Declan O'Rourke Vicar Street
THERE'S something wrong with Declan O'Rourke's guitar and it seems to have taken his string quartet by surprise.
"Yeah," he nods, pausing after an bum notes, "yeah, I definitely played the wrong chord there." Smart man. Smart dresser, too.
A shaggy-haired singer-songwriter from Dublin with a battered acoustic guitar wearing a suit on stage? You don't get many of those. But most of them forget the power of a sense of humour.
Funnier than Damien Rice and taller than Paddy Casey, Declan O'Rourke is still something of a newcomer. Three albums in ten years? It's not much. But it's been enough to push him out in front.
"I've been looking forward to this all year," he says. He's even prepared a (modern) yuletide classic. Well, if he's going to complain about there being no "new old-fashioned" Christmas songs, he might as well bring something to the table. With a bit of luck, he'll release The Start of Christmas next year. Cracking tune.
He's also gone and "crazied up" some arrangements, swapping his usual six strings for time on the keys. The "mini orchestra" to his right also does a stellar job.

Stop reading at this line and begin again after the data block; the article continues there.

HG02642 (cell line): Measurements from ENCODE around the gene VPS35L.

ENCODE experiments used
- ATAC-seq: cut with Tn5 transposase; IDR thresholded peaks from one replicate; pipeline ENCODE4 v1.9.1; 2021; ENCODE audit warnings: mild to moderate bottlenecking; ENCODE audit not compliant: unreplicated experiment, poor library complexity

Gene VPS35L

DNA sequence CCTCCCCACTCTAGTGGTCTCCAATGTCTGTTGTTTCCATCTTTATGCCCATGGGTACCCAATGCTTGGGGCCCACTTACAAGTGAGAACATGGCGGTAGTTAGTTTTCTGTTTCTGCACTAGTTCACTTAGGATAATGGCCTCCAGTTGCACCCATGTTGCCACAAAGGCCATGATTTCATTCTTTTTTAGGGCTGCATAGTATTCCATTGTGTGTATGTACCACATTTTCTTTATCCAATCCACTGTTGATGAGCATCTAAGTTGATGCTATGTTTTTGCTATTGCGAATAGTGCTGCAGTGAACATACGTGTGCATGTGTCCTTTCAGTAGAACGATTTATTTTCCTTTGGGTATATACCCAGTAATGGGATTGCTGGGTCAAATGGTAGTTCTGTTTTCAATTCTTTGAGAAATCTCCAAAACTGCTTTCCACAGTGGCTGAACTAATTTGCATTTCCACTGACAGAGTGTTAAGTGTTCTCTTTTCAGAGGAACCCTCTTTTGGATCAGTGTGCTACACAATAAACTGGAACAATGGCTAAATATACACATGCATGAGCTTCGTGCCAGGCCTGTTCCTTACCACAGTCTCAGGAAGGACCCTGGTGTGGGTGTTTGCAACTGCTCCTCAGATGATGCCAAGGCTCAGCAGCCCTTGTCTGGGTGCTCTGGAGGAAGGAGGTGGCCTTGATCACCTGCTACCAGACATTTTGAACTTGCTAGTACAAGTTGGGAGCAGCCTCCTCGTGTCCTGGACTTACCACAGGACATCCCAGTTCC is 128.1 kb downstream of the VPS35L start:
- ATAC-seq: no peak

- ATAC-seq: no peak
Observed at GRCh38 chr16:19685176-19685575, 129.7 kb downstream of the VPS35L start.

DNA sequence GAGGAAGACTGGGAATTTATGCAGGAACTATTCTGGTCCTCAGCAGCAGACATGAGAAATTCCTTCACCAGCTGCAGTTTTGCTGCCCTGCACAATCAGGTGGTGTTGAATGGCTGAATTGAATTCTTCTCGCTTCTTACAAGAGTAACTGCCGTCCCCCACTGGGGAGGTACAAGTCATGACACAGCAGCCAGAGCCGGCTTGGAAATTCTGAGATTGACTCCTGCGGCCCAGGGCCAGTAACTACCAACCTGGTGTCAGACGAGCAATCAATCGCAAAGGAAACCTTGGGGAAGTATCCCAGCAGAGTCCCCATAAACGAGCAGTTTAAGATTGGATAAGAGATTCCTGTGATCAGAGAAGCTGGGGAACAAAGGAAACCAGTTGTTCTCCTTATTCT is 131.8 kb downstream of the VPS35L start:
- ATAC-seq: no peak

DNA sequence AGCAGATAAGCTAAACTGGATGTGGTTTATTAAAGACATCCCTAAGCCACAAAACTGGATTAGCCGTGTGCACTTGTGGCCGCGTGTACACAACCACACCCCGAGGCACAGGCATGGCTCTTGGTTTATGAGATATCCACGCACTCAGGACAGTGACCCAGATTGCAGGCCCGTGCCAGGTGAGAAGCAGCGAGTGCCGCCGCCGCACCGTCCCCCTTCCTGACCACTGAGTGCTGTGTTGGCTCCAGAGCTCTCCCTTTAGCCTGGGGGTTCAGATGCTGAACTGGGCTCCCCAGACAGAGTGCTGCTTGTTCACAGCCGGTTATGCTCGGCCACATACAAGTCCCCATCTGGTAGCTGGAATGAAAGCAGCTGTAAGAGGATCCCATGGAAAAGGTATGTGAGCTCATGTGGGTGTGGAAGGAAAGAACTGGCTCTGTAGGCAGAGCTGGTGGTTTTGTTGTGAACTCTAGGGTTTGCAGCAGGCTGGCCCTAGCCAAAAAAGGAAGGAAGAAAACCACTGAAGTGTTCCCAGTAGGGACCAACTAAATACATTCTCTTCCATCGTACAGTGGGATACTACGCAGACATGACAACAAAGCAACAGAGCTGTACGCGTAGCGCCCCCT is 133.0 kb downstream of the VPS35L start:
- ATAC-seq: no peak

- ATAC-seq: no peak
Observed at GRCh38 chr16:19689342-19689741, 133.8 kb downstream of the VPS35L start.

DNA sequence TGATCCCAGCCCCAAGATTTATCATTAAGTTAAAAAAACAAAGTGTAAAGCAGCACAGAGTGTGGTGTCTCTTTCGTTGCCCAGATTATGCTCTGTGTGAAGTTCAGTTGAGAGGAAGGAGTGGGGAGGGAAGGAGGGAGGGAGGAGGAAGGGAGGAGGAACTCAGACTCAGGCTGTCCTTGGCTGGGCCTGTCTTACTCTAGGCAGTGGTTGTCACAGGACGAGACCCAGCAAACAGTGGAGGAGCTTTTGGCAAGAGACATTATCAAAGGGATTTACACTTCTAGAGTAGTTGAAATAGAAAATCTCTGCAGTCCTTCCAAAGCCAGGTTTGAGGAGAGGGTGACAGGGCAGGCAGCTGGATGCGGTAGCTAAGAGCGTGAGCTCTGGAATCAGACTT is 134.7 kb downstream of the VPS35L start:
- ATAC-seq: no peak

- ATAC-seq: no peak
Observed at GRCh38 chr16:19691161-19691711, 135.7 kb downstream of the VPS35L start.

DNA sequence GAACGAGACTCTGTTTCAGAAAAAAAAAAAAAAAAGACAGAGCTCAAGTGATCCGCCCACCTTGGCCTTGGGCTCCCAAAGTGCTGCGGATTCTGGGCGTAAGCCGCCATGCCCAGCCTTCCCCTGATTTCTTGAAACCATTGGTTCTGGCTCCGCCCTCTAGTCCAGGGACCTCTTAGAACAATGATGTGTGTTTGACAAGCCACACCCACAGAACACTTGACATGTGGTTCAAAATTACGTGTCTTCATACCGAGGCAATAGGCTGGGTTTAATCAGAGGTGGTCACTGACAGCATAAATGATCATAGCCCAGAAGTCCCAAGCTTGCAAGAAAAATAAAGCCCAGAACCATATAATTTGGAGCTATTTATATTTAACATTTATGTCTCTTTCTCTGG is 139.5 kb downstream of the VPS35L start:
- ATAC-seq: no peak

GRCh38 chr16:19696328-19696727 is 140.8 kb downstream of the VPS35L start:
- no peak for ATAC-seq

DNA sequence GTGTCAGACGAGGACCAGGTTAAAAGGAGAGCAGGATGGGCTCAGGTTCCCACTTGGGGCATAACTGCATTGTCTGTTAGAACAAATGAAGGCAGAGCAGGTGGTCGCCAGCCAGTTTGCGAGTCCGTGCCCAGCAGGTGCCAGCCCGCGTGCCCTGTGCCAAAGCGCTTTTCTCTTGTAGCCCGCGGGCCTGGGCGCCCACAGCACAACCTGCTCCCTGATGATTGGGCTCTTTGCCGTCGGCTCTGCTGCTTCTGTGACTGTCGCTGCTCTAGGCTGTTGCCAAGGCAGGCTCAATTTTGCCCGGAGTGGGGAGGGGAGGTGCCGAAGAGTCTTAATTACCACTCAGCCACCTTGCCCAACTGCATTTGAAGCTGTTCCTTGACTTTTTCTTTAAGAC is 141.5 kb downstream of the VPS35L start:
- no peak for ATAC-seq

Langley's Requiem, based on the true story of two brothers found dead at home amid heaps of rubbish, is an example of his quirky tendencies. "That's one to scare children with." Too right, Deco.
Later, O'Rourke dedicates Be Brave and Believe to Nelson Mandela and, at one point, gives a lesson in jazz. Actually, he just repeats a line he heard. "If you make a mistake, do it twice," he smiles, "then it's jazz."
Sometimes, O'Rourke makes it easy for us to file him under Emotional Irish Songwriter (Big Bad Beautiful World and the mawkish Marry Me). But every now and then he'll do something with his voice, which is his finest tool, or even a magic trick with his guitar that suggests he is more Ritter than Dempsey – and more Wainwright than Hansard.
A remarkable storyteller, there's a reason Paul Weller loves this guy. He's back at the National Concert Hall in February. You know what to do. HHHH